- You may need to have difficult conversations with your child's grandparents if you feel they are not supporting your parenting decisions.
- Find a time when everyone is calm and not distracted, and focus on the specific issue that is bothering you.
- Explain your point of view calmly and listen with an open mind to each person's perspective.
- Try to find a solution that works for everyone, and give it a trial period.
- Once you have agreed on the role of your child's grandparents, find ways to involve them in your child's life.
The role of grandparents
Your child's grandparents can be very important in your family's life, but sometimes things can get complicated. You might need to have difficult conversations with your or your partner's parents.
Most grandparents mean well when offering advice or help. However, sometimes boundaries for grandparents are not very clear. They may challenge your parenting style and decisions, or not offer you and your child the positive support you think they should.
How to have a difficult conversation
Difficult conversations may stir up a range of emotions for you, your partner and your child's grandparents. Here are some ideas of how to approach these issues and try to resolve them.
Pick the right time and be patient
If you need to have a tricky or difficult conversation, it can really help to put specific time aside to talk. If possible, choose a time when you won't be interrupted and you're all feeling as calm and relaxed as possible. Try to make a time when your child isn't there.
Explain calmly what the issues are from your point of view. It's important to be patient, honest and open. Listen to what each person says and try to respond calmly.
If things start to get too intense, it might be a good idea to stop and meet again when you are a bit calmer. It can help to have some time for everyone to think about what has been said.
Focus on the problem
It's important to stick to the specific problem you want to talk about and not get distracted by other issues. If you go off topic you may not end up resolving the issue you came to discuss.
If another problem comes up, make a different time to talk about it.
Try to compromise
Give everyone a chance to explain their point of view. Try to understand what's important to them.
It can also help to think about areas where you feel you can compromise, and what solutions might work for everyone. Think about what's really important to you, and what you can let go of.
Use 'I' statements
You might want to write down your thoughts before you meet and even practise what you want to say. Using 'I' statements, such as 'I feel upset when…' instead of blaming language, such as 'You are really selfish…', this can make things flow better.
Make sure to focus on the present issue. Don't bring up conflicts or mistakes from the past.
Avoid labelling or insulting your or your partner's parents.
Try to avoid absolute statements such as 'You always…' or 'You never…'.
Try other methods of communication
Sometimes it can help to communicate by email, phone or letter if talking face-to-face is difficult.
If you're going to write a message, try this approach:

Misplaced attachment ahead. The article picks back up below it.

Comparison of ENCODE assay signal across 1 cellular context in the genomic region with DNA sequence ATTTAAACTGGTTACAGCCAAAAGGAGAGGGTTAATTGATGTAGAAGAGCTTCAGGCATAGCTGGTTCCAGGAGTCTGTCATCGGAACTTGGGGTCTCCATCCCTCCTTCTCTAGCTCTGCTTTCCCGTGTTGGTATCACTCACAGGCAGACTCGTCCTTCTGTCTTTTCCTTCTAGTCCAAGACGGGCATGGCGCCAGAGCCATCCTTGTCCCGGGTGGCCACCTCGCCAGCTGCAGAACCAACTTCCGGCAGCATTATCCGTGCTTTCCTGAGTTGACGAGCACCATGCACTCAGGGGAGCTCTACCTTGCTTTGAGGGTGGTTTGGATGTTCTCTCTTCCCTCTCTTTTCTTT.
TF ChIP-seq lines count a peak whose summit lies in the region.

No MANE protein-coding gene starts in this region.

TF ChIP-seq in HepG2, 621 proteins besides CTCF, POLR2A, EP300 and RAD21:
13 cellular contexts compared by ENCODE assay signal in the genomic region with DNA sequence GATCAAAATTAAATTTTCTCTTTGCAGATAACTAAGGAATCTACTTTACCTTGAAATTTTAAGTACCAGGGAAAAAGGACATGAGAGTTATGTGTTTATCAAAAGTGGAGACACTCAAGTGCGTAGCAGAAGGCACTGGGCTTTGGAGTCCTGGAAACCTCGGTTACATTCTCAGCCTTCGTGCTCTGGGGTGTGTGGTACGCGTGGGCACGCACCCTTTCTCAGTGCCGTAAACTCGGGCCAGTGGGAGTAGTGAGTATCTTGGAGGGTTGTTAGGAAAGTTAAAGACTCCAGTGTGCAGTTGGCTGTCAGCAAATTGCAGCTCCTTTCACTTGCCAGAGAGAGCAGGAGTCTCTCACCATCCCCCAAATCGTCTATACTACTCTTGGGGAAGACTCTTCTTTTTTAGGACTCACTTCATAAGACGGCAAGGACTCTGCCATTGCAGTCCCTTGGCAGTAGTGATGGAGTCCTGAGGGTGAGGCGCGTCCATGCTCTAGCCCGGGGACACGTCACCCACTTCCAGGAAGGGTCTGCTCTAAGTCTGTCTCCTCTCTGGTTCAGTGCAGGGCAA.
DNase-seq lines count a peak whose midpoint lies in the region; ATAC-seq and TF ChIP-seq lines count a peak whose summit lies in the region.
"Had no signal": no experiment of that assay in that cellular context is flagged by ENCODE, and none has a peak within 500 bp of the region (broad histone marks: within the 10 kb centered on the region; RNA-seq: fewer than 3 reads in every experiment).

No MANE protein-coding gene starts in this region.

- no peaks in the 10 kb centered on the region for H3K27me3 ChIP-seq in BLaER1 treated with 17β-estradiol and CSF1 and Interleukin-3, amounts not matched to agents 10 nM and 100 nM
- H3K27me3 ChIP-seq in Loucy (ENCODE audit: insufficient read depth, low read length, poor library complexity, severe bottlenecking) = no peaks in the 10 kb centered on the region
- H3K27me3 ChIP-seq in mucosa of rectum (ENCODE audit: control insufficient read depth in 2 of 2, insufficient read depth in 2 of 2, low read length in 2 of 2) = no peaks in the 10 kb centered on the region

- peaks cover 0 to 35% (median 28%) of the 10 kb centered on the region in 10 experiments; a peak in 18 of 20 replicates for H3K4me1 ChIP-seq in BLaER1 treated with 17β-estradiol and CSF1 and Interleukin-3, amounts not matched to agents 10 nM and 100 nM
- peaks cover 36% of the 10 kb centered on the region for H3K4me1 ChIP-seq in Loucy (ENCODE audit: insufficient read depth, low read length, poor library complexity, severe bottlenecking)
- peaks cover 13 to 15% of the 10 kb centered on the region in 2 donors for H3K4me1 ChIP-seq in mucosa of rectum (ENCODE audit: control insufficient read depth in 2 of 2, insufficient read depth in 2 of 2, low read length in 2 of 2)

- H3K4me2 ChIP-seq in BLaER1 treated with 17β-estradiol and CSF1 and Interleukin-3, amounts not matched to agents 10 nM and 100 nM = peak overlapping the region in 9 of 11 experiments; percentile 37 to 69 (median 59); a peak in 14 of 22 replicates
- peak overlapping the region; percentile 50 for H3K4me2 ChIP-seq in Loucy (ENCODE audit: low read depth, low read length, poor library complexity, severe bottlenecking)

- It's a good idea to write it and then leave it for a while.
- Read it again another day when you're feeling calm.
- Is it still a good idea?
- Did you write it in a sensitive and clear way?
- If you think so, then send it.
Giving yourself a second look can save you doing something you'll regret later.
There might be some big differences between how you see things and how your child's grandparents see things.
It might be hard for grandparents to tell you they think you're doing a good job. They might have a different parenting style from you and they may have raised their own children differently.
Respecting your differences and being open to each other's way of doing things can help avoid conflict.
Understand that grandparents have their own lives
It is easy to forget that grandparents have their own lives, interests and schedules. Be sure to show them respect by acknowledging the way they live their lives and the things that are important to them.
Trial a solution and be flexible
Once you've decided on a solution that seems to work for everyone, be flexible about assessing how it's going.
For example, you might have a 3 week trial of grandparents caring for your child while you are at work. Some grandparents may struggle to juggle caring for their grandchildren with other commitments. Others might find it too tiring. Don't forget to check in after a couple of weeks to ask how they are managing. Be aware that as your child grows, their grandparents may find them more or less easy to manage, so a solution that was once a good idea may become less appropriate.
Remember you're on the same side
You all care about your child, so it can help to think of everyone being on the same team, working towards building a strong family together.
Encouraging grandparents to get involved
Once you've agreed what roles grandparents will have, involving them in your child's life can really strengthen your family relationships.
It can be helpful to give grandparents suggestions of how they can play a part. This might be:
- helping with homework
- picking your child up from school, or dropping them off in the morning
- cooking or gardening together
- setting aside time and space to play and have fun together
Resources and support
- Call Relationships Australia on 1300 364 277 for relationship support services for individuals, families and communities.
- Call MensLine Australia on 1300 78 99 78 for useful information or to access online counselling and support.
- Check out Family Relationships Online or call the advice line on 1800 050 321 for counselling, mediation and dispute resolution.
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Last reviewed: June 2022